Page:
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dc.contributor.authorWACHS, BRIAN JAY
dc.date.accessioned2018-07-12T18:16:02Z
dc.date.available2018-07-12T18:16:02Z
dc.date.issued1983
dc.identifier.citationSource: Dissertation Abstracts International, Volume: 44-11, Section: A, page: 3240.
dc.identifier.urihttps://yulib002.mc.yu.edu/login?url=http://gateway.proquest.com/openurl?url_ver=Z39.88-2004&rft_val_fmt=info:ofi/fmt:kev:mtx:dissertation&res_dat=xri:pqm&rft_dat=xri:pqdiss:8404993
dc.identifier.urihttps://hdl.handle.net/20.500.12202/2907
dc.description.abstractThe purpose of this study was to determine whether a significant relationship existed between teachers' attitudes towards mathematics and teachers' anxiety levels towards mathematics. This question had two corollary sub-sections: the relationship between mathematics attitude and selected variables (the number of completed pre-baccalaureate and post-baccalaureate mathematics courses, years of teaching experience, mathematics achievement, sex, age, teaching level, undergraduate setting, college major and license area) and the relationship between mathematics anxiety and the same selected variables.;The sample consisted of 247 New York City public school teachers. Descriptive data was supplied by the use of an author-developed demographic survey. Mathematics attitude was measured by the Aiken and Dreger Revised Math Attitude Scale and mathematics anxiety was measured by the Suinn and Richardson Mathematics Anxiety Rating Scale. As both of these instruments use ordinal rankings, non-parametric statistical procedures were required. These tests included Spearman's coefficient of rank correlation, Kruskal-Wallis one-way analysis of variance by ranks, and Mann-Whitney U Test.;The major operationalized hypothesis, "There would be a significant negative relationship between teachers' scores on the Revised Math Attitude Scale and the Mathematics Anxiety Rating Scale" was supported (r = -.7698, p < .05). However, this relationship was not as strong as might have been supposed a priori: the coefficient of determination was only .59.;Significant positive relationships were found between mathematics attitudes and the number of completed mathematics courses; mathematics attitude and mathematics achievement; mathematics attitude and teaching level; mathematics attitude and college major; mathematics anxiety and the number of completed mathematics courses; mathematics anxiety and mathematics achievement and mathematics anxiety and sex; and mathematics anxiety and teaching experience.;A profile was developed that should discriminate among teachers who possess different attitudes towards mathematics and exhibit different levels of mathematics anxiety.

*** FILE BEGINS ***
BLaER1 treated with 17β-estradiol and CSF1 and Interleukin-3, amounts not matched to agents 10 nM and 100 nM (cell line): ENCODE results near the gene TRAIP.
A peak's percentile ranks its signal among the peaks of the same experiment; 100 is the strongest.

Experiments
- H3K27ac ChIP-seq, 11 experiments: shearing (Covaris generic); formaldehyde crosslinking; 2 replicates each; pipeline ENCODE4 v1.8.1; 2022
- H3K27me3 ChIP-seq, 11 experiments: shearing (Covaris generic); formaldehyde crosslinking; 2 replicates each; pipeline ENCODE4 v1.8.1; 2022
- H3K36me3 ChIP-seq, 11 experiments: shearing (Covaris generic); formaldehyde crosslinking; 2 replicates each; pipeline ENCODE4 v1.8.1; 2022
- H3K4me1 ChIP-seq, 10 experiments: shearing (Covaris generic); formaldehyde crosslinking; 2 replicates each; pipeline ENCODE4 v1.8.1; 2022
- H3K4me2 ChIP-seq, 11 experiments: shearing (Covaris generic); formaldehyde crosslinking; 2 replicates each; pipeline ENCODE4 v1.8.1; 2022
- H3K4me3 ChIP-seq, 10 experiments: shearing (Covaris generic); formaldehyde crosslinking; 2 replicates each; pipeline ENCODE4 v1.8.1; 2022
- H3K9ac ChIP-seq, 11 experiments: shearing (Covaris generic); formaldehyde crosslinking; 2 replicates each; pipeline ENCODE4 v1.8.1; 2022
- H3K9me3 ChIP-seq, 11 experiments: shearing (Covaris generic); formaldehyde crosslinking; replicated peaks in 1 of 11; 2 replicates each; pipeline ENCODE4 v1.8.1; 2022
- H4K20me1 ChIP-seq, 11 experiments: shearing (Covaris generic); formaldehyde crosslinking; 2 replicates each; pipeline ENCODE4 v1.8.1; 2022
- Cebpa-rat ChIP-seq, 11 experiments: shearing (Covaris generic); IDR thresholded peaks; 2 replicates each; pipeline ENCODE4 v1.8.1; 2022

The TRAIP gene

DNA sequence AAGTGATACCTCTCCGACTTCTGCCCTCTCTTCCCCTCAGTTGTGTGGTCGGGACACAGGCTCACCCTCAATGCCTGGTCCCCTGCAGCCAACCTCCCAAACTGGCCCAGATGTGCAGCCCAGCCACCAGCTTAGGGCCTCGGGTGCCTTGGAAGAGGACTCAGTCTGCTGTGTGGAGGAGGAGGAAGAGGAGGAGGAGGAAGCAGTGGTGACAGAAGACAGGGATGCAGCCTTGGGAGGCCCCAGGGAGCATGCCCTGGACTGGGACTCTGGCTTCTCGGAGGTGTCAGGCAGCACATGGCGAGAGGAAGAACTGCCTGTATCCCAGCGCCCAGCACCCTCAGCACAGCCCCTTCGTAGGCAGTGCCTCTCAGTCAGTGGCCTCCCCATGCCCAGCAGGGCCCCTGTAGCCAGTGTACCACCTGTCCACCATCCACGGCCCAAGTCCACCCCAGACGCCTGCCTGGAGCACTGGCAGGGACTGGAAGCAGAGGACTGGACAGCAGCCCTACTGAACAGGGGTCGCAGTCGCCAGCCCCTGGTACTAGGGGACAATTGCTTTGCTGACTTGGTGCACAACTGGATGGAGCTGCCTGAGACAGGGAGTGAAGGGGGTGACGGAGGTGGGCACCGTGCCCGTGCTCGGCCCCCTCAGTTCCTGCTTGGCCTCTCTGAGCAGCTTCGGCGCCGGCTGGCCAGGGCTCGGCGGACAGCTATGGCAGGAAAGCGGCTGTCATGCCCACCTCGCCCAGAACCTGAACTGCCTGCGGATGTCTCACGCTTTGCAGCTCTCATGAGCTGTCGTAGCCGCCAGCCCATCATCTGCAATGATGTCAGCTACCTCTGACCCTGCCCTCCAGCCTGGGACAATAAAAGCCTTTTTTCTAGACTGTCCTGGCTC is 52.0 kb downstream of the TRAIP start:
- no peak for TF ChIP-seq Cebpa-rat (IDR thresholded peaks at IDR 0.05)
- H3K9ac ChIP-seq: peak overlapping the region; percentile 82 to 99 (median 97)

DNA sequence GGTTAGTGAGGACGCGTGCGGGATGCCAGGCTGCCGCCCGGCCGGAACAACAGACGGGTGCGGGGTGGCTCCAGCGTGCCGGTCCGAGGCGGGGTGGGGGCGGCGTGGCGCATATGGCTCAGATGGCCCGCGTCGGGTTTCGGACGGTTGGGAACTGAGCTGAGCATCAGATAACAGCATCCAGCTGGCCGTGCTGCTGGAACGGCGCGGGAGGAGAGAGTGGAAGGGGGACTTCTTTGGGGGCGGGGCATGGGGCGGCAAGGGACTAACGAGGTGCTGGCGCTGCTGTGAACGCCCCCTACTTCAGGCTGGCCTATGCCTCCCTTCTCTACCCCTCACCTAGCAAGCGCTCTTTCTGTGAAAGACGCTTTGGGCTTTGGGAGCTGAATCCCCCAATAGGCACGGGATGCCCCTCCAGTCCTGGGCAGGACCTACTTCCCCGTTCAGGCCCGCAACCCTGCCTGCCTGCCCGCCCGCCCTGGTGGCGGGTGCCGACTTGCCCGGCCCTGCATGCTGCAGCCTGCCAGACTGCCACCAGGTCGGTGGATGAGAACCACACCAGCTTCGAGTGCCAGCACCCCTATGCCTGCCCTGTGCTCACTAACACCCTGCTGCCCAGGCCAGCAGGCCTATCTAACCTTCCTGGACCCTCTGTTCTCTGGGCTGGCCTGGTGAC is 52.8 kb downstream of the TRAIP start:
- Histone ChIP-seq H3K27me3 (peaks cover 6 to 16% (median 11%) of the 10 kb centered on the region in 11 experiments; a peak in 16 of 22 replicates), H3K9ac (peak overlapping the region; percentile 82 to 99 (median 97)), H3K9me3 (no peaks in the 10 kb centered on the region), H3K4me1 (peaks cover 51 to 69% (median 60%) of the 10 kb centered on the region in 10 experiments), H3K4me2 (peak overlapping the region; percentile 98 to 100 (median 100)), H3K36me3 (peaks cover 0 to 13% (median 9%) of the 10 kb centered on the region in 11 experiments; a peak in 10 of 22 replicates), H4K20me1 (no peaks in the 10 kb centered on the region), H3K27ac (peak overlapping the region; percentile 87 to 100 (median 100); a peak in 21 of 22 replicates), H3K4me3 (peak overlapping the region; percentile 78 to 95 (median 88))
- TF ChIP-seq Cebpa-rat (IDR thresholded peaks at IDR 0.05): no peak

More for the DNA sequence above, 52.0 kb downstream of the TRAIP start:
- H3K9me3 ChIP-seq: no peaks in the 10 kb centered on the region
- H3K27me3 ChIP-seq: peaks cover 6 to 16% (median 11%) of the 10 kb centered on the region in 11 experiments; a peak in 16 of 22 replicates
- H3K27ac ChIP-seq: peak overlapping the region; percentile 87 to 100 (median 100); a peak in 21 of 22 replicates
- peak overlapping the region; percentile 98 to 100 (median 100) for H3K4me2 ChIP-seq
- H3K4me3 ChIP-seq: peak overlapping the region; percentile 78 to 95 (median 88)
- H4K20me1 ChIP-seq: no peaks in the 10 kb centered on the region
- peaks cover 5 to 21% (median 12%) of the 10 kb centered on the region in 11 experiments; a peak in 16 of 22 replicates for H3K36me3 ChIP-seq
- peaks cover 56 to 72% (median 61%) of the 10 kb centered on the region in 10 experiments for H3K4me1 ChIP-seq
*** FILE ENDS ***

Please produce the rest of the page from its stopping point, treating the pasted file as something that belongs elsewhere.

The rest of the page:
dc.publisherProQuest Dissertations & Theses
dc.subjectEducational administration.
dc.titleTHE MATHEMATICS ANXIETIES AND ATTITUDES OF URBAN PUBLIC SCHOOL TEACHERS
dc.typeDissertation


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